NG: Can you recommend an ICD-10 timeline to put in place for testing? Perhaps, Steps #1-4.
LA: If we were recommending Steps #1-4, they would be:
- Decide who is going to be included from your team. Pick someone from appointments and referrals, ABN, billers, clinical staff, etc.
- Do a training assessment with your employees before starting ICD-10, and then do one midway through and one at the end of training. This way you can gauge how far you’ve come and how far you need to go. In regards to timeline, do those two things first. Incorporate training for all of your staff. Develop crosswalks specific to your specialty/practice (the NextGen ICD-9/ICD-10 Comparison Utility can assist with building crosswalks). Engage your staff in training and implementation of ICD-10.
- Then talk to your vendors, make sure that software is ready, and your trading partners are ready to accept test claims. You want to do a basic training with your physicians and billing staff (*See NextGen 3M™ ICD-10 Education Series Modules)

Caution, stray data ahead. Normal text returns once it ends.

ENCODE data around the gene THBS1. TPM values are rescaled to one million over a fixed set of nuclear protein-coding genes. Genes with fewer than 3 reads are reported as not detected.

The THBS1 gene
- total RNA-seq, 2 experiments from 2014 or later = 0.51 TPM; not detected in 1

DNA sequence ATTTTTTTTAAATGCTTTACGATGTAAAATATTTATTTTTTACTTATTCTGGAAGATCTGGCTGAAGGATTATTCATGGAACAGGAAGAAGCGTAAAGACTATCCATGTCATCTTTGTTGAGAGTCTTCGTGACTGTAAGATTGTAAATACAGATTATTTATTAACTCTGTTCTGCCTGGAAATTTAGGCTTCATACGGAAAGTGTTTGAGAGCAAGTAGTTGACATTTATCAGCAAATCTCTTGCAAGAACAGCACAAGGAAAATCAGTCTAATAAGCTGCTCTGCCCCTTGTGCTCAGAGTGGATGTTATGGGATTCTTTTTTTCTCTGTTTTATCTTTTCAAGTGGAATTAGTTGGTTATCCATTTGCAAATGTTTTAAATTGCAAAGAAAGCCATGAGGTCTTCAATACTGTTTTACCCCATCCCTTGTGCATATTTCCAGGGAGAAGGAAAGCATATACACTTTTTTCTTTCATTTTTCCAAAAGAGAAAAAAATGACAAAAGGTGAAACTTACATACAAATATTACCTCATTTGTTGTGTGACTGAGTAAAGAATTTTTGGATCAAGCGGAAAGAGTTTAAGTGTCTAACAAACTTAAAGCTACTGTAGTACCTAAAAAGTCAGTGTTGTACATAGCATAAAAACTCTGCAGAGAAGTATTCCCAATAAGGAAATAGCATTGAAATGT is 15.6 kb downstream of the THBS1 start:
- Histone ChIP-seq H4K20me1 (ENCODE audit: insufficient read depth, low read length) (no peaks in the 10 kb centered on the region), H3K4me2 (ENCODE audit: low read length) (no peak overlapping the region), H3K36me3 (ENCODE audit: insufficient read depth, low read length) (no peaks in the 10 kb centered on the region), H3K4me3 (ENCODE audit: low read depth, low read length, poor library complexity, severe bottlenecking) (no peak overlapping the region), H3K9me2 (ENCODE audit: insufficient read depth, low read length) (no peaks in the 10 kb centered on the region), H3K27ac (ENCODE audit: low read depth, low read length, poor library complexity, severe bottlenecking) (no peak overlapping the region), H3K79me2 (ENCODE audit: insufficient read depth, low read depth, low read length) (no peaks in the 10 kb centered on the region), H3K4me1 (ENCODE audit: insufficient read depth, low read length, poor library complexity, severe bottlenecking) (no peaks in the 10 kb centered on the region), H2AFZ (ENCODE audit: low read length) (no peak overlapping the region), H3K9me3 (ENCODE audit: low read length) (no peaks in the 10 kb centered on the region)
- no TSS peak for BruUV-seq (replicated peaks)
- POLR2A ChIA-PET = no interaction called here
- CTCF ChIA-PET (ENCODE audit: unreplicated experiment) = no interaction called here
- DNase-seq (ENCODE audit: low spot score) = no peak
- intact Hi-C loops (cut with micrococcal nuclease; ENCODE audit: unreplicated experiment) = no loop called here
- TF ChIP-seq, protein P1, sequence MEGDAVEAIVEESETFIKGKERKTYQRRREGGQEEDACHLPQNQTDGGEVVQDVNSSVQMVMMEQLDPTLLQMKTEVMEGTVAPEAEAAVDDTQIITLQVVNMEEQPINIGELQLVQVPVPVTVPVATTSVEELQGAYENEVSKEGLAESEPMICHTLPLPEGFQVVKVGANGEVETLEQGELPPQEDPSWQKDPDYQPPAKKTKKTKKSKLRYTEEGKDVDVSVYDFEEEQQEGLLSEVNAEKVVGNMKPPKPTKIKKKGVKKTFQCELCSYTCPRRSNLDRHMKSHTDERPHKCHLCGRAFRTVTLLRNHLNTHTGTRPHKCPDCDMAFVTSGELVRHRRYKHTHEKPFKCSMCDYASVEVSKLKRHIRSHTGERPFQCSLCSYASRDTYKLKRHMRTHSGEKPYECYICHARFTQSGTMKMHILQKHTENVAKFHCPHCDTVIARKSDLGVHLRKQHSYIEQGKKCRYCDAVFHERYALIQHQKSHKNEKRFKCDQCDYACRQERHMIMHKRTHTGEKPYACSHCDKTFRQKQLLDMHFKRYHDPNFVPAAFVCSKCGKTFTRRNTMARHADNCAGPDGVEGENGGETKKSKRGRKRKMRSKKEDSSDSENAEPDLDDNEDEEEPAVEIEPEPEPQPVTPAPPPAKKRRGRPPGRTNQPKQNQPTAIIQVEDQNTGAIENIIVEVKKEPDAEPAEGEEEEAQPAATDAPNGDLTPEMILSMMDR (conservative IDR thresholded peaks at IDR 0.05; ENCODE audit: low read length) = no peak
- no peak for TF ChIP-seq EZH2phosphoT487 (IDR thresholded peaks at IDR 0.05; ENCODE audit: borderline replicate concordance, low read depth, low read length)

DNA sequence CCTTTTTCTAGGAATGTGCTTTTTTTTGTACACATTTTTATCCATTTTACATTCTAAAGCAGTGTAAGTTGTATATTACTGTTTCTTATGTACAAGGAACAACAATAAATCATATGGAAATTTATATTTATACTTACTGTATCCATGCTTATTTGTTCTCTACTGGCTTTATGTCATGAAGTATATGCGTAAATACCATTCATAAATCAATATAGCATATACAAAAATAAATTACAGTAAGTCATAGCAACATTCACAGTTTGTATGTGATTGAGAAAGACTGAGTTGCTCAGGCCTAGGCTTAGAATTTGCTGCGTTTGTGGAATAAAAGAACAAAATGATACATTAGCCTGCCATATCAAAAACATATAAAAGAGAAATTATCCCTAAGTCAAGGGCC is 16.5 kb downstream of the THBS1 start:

- Lastly, you’ll want to do a final round of End to End testing before you go live.
NG: How crucial is it for providers to make sure their EHR software is up to date even before this training process begins?
LA: This is huge… it’s because that is where their physicians eat, breathe, and sleep. For one thing, they’ve got to make sure their software vendor is ready. Secondly, they’ve got to get the training out there for physicians so that come Oct. 1 the physician’s productivity doesn’t stop. That’s the biggest thing. Come Oct. 1 we want to make sure the physicians are rowing like normal. Otherwise, if they’re not ready, their practice could come to a stop Oct. 1. That’s what we want to try to prevent.
NG: Are other providers having successes during their training processes? What are we trying to learn besides the fact that the claims are being accepted/submitted properly to payers?